Feel free to contact us with any questions about AdWords, the certification process, or anything else you think we might be able to help you with.

Rockwell Automation logo

Rockwell Factory Talk Transaction Manager Name Length Limits

Here are a couple basic length limitations on names in Rockwell’s Factory Talk Transaction Manager, version 10.10. Maybe it will save someone else some time. These are probably documented somewhere but I didn’t find them.

How to measure a fish

The longest transaction name allowed is 255 characters.

The longest enterprise connector (data object) name it allows is 32 characters.

Very long configuration names seem to be supported.

I know this is a very short, small contribution but perhaps it will save someone else a couple minutes. Maybe even my future self.

On Java Web Start with Netbeans…

With the current versions of Java, Web Start (JNLP) has become a more difficult proposition.  Signing is required for anything non-trivial and self-signed certificates are unwieldy due to the new trust requirements.  It’s rather unfortunate, since so much use of Java is internal Enterprise applications that truly don’t *need* to be signed for security purposes, yet they’re caught up in the consumer security net.  A further difficulty is the fact that Netbeans’ web start support is stuck back in the past (7.x for sure, 8.0 has come out since I started writing this and is a little better, but still does not appear to be complete), from when all the new requirements were not in place.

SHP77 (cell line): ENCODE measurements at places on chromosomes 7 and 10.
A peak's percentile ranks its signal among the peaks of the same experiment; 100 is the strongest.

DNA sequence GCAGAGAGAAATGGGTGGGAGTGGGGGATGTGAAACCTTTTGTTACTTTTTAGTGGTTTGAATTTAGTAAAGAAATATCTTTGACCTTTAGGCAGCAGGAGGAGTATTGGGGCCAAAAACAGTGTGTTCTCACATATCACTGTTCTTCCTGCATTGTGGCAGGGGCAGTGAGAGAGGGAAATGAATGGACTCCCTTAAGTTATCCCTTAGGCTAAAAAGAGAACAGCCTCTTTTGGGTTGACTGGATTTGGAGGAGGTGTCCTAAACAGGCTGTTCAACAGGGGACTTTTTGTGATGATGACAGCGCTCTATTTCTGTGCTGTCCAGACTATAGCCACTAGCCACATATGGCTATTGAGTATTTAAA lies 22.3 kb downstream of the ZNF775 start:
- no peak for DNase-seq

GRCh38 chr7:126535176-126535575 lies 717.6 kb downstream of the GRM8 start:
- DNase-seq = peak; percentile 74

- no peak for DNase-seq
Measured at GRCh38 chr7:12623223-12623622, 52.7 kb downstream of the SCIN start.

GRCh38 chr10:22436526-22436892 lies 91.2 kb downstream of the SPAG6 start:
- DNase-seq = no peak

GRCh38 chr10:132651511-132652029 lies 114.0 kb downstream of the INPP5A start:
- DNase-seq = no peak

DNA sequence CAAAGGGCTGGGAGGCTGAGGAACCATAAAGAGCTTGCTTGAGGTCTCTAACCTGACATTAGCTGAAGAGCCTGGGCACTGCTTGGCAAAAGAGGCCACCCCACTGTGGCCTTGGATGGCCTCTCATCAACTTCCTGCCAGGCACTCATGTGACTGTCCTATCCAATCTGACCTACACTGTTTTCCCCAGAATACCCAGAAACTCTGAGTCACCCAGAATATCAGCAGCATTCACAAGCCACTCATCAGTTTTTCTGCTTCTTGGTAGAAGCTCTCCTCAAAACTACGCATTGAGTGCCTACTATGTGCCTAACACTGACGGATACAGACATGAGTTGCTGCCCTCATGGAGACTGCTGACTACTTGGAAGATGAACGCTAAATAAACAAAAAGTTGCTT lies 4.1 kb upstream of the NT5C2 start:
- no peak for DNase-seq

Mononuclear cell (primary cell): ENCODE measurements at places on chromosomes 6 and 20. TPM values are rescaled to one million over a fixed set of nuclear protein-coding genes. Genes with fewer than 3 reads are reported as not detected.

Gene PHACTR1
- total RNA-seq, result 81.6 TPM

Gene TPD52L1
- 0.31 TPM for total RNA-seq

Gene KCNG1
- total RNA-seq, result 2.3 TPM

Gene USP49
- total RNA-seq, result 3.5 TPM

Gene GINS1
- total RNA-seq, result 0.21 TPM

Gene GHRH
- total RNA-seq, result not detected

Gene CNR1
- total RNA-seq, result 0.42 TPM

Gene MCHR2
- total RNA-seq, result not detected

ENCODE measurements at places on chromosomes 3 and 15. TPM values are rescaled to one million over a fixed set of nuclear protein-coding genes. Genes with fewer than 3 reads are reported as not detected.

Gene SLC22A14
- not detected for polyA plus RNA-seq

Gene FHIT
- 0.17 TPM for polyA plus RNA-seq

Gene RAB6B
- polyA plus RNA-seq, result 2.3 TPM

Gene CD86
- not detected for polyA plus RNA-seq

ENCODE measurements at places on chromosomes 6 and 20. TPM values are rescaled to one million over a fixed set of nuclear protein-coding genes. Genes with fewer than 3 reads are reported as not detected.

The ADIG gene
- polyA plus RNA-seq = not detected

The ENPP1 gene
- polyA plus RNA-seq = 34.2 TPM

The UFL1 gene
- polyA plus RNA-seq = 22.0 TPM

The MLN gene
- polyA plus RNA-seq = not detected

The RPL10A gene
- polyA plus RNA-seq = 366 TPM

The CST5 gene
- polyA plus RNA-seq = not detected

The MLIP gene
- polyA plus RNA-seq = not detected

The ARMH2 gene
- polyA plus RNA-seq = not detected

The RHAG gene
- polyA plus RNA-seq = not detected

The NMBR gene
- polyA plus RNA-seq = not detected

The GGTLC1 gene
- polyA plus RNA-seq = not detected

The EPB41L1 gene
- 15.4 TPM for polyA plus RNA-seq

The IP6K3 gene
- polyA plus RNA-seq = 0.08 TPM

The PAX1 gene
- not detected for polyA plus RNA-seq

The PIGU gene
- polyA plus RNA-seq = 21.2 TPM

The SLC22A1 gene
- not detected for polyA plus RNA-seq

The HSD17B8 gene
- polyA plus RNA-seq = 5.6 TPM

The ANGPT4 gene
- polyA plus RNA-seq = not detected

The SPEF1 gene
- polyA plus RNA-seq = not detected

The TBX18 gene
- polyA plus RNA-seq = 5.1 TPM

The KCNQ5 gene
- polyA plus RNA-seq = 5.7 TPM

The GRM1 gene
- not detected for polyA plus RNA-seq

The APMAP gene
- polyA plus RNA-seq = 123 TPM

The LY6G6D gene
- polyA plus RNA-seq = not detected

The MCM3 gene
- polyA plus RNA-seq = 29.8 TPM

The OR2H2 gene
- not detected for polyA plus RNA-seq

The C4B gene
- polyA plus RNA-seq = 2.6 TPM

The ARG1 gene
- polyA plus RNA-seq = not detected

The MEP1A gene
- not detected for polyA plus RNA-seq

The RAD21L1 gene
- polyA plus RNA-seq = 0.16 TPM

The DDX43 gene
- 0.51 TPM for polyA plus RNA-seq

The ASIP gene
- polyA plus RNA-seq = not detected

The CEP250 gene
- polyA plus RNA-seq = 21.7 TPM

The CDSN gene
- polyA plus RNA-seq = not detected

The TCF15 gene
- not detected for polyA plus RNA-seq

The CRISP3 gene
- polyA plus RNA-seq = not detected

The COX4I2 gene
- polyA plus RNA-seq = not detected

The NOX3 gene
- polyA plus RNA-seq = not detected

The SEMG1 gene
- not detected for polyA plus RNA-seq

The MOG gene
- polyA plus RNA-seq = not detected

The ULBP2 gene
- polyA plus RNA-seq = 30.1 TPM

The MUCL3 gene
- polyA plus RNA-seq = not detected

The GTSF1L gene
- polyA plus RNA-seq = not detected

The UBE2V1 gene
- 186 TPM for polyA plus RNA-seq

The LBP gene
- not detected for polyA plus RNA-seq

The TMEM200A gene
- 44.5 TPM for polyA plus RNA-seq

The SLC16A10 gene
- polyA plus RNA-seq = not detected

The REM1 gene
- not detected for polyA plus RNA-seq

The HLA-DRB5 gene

Before we do any of the certificate work, go ahead and do a clean/build of the project with JNLP and self-signed selected.  This is purely so we can get an auto-generated JNLP file as a template.  Put that into your deployment location and tweak as necessary (server info almost always needs to be adjusted manually).  Once that’s done, turn off the option to build for JNLP.  We’ll be doing the signing another way from here on out.  Do a clean/build again to get a non-signed version.  Now we can move on to the certificate portion.